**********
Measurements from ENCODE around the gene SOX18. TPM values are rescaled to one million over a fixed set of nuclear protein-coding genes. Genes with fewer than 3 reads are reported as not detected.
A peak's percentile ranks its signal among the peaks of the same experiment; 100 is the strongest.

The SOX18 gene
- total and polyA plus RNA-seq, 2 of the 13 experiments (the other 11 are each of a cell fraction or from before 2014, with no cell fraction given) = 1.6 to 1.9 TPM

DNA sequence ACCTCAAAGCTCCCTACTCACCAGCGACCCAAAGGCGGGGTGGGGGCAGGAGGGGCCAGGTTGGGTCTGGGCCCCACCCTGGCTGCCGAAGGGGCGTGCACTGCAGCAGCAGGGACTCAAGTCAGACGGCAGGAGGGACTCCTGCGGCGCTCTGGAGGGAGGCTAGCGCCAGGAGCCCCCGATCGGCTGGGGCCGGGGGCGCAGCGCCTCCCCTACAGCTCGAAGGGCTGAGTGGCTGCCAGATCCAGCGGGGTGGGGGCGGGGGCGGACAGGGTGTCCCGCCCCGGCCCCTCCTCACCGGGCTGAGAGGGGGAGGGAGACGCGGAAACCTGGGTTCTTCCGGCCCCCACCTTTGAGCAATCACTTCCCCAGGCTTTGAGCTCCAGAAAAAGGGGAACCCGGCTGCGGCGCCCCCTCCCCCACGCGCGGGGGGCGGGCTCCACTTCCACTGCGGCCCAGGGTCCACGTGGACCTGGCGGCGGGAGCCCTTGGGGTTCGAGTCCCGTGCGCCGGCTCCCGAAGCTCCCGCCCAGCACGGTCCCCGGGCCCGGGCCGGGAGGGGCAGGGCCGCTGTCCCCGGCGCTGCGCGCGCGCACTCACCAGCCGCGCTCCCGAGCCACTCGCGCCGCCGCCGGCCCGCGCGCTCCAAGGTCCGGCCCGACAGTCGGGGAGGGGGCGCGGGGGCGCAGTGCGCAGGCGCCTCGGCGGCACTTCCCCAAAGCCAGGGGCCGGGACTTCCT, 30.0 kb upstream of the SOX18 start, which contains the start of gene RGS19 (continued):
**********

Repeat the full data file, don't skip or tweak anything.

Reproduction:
Measurements from ENCODE around the gene SOX18. TPM values are rescaled to one million over a fixed set of nuclear protein-coding genes. Genes with fewer than 3 reads are reported as not detected.
A peak's percentile ranks its signal among the peaks of the same experiment; 100 is the strongest.

The SOX18 gene
- total and polyA plus RNA-seq, 2 of the 13 experiments (the other 11 are each of a cell fraction or from before 2014, with no cell fraction given) = 1.6 to 1.9 TPM

DNA sequence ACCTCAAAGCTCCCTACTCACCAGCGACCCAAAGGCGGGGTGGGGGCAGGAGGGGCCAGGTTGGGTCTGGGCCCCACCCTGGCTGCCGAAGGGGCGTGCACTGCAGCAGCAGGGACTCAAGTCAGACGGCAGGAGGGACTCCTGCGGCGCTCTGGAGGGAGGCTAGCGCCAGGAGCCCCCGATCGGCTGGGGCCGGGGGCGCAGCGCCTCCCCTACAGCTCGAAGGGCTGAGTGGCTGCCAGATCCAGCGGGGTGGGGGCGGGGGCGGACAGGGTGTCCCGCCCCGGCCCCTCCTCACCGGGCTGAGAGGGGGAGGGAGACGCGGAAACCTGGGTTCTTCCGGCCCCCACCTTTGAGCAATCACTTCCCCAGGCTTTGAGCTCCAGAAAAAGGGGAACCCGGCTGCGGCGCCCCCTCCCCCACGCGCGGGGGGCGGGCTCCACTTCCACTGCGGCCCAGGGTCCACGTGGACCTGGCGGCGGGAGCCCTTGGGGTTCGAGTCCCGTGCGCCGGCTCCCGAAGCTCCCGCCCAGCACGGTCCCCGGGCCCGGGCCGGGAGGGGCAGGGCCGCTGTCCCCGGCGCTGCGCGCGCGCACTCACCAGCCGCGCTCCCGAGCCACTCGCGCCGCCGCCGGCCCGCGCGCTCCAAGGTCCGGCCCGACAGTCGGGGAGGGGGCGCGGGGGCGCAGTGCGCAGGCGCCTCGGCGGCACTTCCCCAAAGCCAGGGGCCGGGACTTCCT, 30.0 kb upstream of the SOX18 start, which contains the start of gene RGS19 (continued):